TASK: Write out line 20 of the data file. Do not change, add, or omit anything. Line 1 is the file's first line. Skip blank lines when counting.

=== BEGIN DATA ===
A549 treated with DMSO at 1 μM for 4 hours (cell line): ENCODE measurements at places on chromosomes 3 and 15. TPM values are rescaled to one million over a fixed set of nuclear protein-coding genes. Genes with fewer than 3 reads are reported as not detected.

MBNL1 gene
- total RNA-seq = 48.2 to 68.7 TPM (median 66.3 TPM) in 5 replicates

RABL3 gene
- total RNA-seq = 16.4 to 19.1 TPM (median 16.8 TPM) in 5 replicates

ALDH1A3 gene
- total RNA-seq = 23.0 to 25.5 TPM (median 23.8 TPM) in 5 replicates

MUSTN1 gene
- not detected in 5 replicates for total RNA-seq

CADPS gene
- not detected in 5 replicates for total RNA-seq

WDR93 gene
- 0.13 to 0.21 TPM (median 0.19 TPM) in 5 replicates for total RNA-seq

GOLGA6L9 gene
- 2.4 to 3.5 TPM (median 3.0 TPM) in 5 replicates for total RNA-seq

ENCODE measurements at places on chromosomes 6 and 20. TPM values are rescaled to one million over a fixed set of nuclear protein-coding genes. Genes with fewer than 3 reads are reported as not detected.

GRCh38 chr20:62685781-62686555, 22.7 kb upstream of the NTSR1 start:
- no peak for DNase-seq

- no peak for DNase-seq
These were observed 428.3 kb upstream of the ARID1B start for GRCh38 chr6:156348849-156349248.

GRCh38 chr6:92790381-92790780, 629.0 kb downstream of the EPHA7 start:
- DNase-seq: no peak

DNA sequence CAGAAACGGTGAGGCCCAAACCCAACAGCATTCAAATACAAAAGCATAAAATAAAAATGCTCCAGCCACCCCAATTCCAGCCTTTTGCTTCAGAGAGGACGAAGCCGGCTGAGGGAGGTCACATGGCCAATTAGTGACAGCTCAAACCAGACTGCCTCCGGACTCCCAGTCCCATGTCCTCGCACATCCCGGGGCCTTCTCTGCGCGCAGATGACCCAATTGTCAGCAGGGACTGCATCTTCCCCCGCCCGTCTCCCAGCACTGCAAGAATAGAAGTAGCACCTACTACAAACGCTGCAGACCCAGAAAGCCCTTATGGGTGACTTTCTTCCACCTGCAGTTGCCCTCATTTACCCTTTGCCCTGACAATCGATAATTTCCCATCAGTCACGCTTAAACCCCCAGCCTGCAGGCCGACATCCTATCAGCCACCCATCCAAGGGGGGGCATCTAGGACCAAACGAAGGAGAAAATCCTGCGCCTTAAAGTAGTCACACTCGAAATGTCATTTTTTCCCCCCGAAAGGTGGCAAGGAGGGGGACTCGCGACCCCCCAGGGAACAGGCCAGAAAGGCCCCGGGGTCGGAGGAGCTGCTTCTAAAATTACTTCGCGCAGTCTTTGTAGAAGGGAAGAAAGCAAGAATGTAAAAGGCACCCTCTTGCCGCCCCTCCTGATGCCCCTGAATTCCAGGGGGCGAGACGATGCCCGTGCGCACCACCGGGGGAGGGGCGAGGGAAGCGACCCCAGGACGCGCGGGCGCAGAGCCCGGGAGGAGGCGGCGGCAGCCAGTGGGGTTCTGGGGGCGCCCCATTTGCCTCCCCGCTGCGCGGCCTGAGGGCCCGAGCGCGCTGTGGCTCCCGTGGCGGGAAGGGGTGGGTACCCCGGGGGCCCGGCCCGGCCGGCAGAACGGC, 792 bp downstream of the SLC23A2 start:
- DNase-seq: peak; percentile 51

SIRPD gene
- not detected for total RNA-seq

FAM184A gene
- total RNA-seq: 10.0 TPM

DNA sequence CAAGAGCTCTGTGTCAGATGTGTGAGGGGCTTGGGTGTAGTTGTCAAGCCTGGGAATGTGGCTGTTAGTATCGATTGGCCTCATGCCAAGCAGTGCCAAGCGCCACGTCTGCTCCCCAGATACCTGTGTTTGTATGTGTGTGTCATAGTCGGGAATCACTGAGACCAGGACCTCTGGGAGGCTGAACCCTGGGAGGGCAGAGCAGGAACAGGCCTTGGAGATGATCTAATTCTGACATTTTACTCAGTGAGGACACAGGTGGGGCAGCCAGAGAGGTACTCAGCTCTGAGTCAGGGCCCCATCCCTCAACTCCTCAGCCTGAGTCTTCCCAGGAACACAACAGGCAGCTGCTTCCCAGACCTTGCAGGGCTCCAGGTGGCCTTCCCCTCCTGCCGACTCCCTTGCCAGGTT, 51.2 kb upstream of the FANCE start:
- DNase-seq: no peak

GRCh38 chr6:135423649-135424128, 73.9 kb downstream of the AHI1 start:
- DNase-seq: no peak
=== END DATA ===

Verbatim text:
These were observed 428.3 kb upstream of the ARID1B start for GRCh38 chr6:156348849-156349248.